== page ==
There was also considerable media coverage of the new legislation. Although the bulk of coverage was positive there was negative press as well. The government showed considerable resolve in supporting the legislative program, and the minister of public safety and solicitor general, and the attorney general gave numerous speeches promoting the new legislation.

The BC government’s new ap­proach to impaired driving contains numerous features that are proven to reduce crashes and fatalities. Programs with multiple interventions are more successful than those with a single intervention, and are most effective if the level of police enforcement is high and the programs are well publicized.[22,23] With the introduction of this legislation the BC government has done exactly what the editors of the Vancouver Sun have asked all leaders to do: they introduced evidence-based public policy.

So, did the amendments to the Mo­tor Vehicle Act produce the expected improvements in the alcohol crash problem? In the 5 years prior to 20 September 2010, an average of 113 British Columbians died annually in alcohol-related motor vehicle crashes. From 1 October 2010 to 30 September 2011, there were 68 alcohol-related motor vehicle deaths across BC. This equates to a 40% reduction in alcohol-related road fatalities. This strongly suggests that BC’s new approach to impaired driving resulted in exactly the positive changes that would be expected.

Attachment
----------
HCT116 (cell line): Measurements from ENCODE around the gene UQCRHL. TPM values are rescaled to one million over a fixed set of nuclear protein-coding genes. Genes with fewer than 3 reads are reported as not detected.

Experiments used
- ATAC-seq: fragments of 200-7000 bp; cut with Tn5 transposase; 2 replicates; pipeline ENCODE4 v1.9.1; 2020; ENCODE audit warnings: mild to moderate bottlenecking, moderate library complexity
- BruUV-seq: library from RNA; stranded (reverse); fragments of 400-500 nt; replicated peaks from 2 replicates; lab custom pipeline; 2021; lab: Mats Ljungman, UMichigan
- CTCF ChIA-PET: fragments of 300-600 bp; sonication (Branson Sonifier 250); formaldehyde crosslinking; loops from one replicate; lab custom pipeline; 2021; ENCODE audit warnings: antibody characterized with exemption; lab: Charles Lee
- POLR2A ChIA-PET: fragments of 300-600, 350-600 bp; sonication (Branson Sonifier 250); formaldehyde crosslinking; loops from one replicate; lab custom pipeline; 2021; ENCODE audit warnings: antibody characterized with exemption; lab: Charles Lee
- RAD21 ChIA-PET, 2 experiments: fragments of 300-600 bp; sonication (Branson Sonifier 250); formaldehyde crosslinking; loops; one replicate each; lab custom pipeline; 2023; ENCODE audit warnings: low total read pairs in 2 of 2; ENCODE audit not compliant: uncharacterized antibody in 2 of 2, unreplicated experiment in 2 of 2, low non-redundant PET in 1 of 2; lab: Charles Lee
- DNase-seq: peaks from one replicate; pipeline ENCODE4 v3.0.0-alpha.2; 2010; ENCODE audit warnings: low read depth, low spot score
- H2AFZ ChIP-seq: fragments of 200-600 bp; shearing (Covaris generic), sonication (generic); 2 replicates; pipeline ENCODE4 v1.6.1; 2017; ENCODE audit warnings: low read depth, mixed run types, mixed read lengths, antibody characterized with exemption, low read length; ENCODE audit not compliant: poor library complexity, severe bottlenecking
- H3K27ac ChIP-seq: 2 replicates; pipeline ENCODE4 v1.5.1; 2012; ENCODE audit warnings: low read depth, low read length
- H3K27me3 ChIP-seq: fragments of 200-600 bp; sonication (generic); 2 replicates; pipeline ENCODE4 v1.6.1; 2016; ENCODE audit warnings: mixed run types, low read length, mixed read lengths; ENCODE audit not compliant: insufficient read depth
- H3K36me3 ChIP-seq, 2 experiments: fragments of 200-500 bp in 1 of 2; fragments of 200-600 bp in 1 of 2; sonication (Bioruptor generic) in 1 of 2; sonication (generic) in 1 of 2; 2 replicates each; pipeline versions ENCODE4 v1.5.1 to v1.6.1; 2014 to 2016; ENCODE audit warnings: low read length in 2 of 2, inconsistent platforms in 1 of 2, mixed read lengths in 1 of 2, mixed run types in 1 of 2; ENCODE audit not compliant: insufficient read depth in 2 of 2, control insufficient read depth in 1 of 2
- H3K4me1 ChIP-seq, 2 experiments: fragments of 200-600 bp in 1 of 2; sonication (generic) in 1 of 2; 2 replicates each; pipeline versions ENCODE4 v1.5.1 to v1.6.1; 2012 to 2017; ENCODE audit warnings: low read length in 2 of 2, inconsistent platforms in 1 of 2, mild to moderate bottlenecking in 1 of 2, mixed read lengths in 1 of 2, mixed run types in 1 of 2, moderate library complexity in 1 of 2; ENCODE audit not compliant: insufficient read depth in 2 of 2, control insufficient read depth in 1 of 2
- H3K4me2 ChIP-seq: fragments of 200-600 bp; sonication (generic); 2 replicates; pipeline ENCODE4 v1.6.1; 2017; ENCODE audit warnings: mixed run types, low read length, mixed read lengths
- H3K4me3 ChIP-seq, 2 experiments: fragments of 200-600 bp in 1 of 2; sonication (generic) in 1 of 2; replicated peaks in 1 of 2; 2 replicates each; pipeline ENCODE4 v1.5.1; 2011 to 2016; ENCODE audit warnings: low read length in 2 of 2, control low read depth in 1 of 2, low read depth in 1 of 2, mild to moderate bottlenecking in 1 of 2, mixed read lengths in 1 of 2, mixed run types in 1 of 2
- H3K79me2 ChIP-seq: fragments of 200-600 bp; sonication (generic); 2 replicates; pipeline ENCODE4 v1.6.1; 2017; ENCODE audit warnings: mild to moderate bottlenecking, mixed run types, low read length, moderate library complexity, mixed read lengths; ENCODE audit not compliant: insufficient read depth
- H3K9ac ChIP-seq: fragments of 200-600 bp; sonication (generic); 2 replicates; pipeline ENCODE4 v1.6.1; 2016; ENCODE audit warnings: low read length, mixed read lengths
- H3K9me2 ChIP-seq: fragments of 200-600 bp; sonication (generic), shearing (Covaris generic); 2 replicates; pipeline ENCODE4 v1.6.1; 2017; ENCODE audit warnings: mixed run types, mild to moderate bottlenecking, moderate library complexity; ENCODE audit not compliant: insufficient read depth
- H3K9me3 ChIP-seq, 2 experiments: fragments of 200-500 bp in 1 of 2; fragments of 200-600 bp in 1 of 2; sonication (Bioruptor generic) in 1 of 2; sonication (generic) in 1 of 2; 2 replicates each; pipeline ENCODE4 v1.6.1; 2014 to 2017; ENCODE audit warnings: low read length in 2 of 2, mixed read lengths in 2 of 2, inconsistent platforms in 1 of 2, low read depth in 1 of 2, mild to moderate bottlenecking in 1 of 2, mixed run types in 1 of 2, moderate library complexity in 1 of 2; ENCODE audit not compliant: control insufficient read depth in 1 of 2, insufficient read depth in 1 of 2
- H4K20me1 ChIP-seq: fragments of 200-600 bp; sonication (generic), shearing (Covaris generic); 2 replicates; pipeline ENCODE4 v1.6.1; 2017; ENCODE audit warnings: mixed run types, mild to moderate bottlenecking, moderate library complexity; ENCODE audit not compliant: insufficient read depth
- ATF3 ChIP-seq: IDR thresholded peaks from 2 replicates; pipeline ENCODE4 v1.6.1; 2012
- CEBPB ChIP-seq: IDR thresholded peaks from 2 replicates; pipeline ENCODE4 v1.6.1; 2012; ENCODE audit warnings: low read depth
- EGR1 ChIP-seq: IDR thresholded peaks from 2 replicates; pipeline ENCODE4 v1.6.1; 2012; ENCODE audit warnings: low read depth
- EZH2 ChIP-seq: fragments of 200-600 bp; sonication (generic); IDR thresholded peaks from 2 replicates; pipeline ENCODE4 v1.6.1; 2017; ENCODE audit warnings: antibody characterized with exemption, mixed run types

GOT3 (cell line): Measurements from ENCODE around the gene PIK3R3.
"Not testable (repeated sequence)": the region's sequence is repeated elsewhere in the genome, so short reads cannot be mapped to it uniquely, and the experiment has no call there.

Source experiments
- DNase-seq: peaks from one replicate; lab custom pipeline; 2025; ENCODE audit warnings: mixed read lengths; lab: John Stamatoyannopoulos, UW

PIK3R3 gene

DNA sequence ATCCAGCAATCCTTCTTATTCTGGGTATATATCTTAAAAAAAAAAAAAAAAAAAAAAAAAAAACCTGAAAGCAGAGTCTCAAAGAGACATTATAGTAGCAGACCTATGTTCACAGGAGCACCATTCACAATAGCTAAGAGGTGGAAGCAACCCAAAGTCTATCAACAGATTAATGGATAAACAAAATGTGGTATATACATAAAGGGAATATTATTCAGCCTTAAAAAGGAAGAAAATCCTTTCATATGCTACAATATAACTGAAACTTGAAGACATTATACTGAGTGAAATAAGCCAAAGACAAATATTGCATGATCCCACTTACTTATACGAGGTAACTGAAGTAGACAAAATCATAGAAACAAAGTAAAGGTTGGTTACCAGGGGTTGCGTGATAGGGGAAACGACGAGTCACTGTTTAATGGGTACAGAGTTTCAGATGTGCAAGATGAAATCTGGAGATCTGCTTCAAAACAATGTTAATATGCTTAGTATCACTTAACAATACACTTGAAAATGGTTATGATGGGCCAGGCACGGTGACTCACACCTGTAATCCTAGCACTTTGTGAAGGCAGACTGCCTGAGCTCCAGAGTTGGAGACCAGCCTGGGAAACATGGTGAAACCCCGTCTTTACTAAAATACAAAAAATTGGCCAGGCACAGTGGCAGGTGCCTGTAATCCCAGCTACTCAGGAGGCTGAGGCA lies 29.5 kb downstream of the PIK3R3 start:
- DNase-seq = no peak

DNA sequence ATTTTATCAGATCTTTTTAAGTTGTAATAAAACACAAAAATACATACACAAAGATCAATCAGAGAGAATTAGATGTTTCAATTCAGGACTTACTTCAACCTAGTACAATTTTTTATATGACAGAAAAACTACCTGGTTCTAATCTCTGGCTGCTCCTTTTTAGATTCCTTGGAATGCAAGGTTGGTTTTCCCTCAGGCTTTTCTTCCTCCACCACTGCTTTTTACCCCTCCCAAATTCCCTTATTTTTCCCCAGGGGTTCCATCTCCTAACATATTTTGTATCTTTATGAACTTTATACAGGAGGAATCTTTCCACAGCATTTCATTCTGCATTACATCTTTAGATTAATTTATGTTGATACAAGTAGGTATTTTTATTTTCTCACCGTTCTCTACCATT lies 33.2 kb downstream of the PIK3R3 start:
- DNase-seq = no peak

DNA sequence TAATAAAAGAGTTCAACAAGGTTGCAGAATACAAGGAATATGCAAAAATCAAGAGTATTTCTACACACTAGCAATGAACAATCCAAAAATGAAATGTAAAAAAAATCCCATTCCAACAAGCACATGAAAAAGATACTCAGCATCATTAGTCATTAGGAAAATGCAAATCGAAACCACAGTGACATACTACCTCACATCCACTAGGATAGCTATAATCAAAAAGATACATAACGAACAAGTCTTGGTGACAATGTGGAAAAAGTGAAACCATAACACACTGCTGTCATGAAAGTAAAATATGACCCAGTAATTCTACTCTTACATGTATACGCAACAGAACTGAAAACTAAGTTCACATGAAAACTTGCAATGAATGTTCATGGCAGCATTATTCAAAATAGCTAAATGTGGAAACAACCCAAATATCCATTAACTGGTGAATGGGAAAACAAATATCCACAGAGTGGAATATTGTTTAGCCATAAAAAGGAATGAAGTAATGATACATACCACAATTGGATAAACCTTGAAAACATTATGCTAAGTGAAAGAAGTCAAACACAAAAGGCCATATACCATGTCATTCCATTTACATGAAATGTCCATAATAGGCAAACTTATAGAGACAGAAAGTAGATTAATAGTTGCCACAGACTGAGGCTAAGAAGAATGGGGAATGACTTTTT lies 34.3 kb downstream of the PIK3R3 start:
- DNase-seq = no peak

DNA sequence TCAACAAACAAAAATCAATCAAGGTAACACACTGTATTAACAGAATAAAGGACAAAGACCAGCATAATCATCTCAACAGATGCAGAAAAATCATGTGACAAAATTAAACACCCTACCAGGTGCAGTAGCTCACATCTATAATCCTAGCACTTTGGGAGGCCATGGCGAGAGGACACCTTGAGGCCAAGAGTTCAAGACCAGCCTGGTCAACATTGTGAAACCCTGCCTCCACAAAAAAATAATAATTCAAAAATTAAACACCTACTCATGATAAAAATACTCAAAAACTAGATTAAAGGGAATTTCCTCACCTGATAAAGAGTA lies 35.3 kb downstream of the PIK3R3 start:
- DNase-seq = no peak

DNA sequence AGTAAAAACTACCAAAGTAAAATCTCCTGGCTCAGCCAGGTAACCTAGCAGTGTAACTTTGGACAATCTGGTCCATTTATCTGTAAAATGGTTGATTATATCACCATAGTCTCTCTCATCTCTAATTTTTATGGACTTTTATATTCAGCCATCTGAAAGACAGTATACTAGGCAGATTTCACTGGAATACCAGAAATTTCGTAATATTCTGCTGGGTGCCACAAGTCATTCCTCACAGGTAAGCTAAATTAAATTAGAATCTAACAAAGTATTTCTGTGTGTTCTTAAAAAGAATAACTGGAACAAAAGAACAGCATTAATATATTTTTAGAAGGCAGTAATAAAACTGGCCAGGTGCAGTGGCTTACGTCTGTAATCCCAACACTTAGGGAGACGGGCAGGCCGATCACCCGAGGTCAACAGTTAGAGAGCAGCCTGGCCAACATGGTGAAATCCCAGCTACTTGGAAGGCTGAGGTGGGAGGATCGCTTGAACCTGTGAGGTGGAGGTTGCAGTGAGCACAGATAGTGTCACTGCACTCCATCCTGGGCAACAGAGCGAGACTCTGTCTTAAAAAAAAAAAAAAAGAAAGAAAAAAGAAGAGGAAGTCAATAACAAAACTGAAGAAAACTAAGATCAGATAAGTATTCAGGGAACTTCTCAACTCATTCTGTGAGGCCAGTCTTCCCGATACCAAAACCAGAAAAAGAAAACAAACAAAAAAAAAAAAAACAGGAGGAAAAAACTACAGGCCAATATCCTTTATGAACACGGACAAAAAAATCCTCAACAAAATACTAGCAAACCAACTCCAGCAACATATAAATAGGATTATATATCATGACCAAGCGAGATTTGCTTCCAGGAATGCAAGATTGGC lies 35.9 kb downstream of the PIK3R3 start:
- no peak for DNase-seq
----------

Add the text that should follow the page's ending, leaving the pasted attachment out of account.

In May 2011, opponents of the new laws launched a legal challenge in the Supreme Court of British Columbia (Sivia v. British Columbia).[24] This class action suit challenged the validity of the immediate roadside prohibition program. 

At issue was whether the immediate roadside prohibition program constituted criminal law, which comes within the exclusive constitutional authority of the federal government. Also at issue was wheth­er the immediate roadside prohibition program violates the Charter of Rights and Freedoms by violating the presumption of innocence (Section 11) in creating an “offence” that presumes the guilt of drivers and fails to provide a fair hearing; authorizing unreasonable search and seizure (thereby violating Section 8); and denying the right to counsel upon detention (thereby violating Section 10(b)).

On 30 November 2011, the Honourable Mr Justice Sigurdson held that the new laws were not criminal law but rather came within BC’s constitutional authority over licensing.